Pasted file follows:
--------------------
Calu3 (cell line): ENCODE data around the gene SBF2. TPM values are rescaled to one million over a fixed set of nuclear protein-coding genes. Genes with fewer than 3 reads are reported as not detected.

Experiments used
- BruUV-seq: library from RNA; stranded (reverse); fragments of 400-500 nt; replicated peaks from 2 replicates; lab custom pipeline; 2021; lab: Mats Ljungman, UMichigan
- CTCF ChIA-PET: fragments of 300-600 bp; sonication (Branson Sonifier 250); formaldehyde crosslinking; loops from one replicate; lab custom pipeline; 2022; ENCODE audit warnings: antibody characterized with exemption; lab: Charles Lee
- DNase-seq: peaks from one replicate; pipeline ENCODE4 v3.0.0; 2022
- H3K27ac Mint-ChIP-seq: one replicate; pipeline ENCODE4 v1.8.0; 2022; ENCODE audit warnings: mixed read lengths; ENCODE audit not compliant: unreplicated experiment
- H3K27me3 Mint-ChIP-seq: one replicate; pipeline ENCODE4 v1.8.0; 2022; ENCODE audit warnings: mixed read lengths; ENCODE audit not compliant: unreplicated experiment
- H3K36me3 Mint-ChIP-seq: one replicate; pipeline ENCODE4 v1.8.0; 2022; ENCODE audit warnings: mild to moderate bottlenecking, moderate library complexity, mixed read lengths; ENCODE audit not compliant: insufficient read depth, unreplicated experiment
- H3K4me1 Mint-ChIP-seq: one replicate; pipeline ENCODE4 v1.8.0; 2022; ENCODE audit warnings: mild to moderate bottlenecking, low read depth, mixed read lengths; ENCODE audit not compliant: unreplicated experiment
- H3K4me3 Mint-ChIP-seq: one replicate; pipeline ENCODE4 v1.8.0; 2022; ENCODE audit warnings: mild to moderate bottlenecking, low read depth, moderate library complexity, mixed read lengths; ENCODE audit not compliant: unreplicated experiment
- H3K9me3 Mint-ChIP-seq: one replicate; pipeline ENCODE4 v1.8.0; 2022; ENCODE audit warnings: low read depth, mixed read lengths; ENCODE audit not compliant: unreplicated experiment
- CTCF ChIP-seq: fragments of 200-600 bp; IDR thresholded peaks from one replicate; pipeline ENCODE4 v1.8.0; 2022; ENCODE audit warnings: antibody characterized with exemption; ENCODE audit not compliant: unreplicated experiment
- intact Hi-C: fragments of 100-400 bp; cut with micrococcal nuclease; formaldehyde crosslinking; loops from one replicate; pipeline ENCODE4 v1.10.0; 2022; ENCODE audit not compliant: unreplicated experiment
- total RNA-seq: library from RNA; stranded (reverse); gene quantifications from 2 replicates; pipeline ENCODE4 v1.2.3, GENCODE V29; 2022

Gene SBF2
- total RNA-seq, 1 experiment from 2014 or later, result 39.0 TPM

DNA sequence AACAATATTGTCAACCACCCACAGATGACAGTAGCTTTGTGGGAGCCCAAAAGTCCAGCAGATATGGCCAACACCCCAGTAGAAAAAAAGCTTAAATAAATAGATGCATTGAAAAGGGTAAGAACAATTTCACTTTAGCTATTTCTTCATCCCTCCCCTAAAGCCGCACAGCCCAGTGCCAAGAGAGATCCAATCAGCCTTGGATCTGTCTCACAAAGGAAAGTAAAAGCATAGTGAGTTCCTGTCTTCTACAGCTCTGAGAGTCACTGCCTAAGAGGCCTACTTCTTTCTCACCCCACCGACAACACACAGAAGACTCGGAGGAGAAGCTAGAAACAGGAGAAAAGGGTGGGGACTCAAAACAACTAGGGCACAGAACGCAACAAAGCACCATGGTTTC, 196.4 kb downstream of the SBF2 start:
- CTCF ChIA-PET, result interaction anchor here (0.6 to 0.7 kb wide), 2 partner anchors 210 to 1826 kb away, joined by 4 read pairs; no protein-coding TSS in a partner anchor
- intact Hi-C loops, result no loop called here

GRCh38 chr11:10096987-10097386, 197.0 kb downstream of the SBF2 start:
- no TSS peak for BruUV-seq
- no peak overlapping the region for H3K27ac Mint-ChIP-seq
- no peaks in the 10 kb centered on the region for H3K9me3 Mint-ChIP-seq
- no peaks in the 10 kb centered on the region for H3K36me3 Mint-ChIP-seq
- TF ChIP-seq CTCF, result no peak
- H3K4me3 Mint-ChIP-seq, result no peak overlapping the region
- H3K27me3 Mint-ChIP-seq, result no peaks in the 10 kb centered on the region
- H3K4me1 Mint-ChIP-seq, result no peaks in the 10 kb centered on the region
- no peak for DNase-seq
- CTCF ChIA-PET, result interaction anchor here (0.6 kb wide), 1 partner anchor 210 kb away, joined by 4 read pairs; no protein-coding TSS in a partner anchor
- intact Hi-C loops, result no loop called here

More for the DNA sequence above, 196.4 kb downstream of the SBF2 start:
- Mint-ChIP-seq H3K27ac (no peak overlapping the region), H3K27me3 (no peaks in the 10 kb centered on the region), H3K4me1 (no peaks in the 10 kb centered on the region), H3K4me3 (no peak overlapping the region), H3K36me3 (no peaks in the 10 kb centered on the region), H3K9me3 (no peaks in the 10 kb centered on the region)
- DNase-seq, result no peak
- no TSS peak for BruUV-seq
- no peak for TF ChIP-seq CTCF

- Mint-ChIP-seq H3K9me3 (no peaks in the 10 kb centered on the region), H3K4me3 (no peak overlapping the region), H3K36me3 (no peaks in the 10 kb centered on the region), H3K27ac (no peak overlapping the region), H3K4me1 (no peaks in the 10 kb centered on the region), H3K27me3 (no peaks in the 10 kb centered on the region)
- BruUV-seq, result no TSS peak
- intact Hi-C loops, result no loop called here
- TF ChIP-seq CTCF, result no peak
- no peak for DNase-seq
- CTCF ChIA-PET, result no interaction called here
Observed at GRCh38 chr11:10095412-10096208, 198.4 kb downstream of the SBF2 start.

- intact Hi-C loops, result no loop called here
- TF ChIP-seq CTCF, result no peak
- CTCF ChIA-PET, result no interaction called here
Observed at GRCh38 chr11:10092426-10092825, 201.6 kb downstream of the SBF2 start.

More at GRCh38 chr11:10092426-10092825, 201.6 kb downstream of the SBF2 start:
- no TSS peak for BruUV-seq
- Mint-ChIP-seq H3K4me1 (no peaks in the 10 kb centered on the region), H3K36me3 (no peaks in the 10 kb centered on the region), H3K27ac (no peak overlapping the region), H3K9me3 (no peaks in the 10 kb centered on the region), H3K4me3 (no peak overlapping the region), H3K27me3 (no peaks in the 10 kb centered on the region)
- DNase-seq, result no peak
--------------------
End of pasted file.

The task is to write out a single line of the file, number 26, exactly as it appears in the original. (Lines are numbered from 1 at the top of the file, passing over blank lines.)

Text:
- H3K4me3 Mint-ChIP-seq, result no peak overlapping the region